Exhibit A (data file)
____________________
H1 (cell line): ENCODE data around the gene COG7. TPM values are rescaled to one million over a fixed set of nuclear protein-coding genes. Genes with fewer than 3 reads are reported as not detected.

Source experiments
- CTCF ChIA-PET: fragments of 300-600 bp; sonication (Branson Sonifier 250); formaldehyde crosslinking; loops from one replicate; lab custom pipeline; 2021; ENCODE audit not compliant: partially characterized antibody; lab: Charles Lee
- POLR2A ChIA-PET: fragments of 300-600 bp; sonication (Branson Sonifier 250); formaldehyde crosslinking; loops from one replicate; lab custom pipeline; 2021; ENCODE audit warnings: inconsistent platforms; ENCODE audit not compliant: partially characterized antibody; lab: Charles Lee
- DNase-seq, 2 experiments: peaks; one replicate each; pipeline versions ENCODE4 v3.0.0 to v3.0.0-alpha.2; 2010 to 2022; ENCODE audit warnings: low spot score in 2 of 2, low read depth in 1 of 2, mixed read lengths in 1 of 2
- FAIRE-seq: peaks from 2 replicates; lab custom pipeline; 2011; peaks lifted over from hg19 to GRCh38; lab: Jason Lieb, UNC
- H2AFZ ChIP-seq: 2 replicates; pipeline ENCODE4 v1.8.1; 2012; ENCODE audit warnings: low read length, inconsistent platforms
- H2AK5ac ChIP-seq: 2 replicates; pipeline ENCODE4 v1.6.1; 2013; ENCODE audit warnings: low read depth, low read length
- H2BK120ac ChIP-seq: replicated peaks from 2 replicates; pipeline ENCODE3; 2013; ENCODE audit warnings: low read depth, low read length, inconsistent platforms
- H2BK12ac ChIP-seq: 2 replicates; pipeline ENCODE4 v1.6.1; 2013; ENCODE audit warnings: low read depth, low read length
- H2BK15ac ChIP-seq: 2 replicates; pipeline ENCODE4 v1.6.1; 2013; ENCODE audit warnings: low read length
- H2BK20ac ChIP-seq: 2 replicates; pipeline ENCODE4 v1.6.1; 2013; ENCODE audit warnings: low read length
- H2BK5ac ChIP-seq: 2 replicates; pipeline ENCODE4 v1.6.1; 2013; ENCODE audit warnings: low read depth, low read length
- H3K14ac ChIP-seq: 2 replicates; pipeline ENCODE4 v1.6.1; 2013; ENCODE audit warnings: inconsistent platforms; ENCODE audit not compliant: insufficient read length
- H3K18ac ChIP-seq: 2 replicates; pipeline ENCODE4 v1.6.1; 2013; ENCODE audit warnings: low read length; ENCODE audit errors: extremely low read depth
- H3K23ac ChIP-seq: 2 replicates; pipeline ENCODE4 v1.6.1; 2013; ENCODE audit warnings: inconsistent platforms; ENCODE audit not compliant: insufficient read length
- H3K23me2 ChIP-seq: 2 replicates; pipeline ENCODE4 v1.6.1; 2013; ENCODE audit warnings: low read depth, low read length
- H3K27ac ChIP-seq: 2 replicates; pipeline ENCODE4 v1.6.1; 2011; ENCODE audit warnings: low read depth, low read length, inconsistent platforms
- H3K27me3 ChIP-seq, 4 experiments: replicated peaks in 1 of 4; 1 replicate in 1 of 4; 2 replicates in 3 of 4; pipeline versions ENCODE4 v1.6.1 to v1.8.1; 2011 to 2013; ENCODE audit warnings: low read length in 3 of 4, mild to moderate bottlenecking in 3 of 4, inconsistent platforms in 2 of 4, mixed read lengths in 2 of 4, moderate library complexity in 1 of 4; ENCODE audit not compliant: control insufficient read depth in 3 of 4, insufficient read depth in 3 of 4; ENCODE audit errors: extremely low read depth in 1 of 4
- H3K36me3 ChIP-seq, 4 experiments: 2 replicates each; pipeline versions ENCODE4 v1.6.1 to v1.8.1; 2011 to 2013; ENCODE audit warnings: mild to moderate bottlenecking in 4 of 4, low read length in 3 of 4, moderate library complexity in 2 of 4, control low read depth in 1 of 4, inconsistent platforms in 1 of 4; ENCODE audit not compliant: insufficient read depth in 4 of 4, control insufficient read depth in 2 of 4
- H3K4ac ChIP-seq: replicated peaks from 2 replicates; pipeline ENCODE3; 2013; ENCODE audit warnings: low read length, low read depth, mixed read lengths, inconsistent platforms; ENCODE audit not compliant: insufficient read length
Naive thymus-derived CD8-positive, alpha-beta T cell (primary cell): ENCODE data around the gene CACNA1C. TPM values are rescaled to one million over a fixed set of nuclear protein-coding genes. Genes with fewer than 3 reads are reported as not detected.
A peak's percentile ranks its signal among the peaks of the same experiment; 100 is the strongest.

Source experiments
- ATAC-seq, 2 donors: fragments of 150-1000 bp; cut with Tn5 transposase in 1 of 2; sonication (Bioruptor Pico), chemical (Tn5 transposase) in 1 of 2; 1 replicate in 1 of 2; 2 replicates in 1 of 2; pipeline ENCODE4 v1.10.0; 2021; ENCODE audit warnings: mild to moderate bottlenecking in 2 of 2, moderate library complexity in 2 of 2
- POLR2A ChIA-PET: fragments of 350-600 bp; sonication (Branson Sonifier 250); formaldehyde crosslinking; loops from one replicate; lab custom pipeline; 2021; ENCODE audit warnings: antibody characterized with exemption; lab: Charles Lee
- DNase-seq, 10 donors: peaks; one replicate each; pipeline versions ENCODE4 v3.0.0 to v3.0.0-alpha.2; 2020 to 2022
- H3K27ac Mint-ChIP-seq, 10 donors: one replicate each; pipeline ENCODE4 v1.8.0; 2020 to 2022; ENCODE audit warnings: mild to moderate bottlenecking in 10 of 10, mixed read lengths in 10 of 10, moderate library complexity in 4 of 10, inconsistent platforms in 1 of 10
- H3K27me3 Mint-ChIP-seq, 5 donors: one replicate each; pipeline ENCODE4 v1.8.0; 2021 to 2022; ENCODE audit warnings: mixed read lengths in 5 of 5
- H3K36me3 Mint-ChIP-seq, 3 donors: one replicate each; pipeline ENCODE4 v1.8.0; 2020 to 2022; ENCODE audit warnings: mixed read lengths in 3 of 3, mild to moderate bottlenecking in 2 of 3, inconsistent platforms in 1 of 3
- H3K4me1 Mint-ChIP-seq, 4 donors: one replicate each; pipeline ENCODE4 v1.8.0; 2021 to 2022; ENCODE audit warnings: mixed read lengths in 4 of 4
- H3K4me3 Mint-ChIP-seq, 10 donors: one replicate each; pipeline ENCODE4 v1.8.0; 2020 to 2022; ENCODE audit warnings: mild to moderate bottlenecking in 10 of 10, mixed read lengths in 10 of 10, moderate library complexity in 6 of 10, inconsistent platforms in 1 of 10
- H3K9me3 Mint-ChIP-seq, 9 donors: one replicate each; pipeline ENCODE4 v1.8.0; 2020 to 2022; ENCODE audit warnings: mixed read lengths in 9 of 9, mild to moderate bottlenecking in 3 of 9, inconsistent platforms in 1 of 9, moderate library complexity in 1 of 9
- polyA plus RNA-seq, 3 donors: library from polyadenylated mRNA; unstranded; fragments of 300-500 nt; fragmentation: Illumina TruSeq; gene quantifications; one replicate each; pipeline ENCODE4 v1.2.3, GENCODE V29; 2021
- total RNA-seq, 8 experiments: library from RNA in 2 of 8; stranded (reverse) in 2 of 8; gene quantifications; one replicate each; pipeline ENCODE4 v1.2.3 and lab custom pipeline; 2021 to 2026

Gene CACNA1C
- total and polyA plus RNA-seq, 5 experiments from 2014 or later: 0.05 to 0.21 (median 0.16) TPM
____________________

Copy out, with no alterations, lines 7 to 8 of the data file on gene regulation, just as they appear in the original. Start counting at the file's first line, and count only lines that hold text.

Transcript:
- H2AFZ ChIP-seq: 2 replicates; pipeline ENCODE4 v1.8.1; 2012; ENCODE audit warnings: low read length, inconsistent platforms
- H2AK5ac ChIP-seq: 2 replicates; pipeline ENCODE4 v1.6.1; 2013; ENCODE audit warnings: low read depth, low read length